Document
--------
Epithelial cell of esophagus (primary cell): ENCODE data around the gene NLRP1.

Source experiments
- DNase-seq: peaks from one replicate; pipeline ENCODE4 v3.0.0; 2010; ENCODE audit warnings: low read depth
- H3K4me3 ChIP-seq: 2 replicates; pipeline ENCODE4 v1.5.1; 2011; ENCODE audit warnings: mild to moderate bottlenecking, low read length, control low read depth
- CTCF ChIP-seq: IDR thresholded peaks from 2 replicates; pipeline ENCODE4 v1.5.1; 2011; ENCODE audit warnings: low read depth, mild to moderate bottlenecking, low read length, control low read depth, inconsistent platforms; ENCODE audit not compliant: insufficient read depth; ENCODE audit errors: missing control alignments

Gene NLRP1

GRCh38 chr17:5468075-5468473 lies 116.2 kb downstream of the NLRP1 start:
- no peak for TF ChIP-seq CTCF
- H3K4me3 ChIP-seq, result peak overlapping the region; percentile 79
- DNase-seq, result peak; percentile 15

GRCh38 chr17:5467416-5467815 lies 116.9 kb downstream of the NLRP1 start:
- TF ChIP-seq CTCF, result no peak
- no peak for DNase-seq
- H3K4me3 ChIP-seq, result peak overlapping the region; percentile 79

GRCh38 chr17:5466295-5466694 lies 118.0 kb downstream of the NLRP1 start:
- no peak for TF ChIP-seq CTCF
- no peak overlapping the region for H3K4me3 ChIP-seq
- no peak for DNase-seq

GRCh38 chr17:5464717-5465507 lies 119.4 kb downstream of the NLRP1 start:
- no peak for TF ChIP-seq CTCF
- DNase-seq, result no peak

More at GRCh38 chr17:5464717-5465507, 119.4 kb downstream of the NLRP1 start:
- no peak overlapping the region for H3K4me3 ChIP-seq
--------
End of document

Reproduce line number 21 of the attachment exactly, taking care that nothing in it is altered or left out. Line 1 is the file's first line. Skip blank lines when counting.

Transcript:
- DNase-seq, result no peak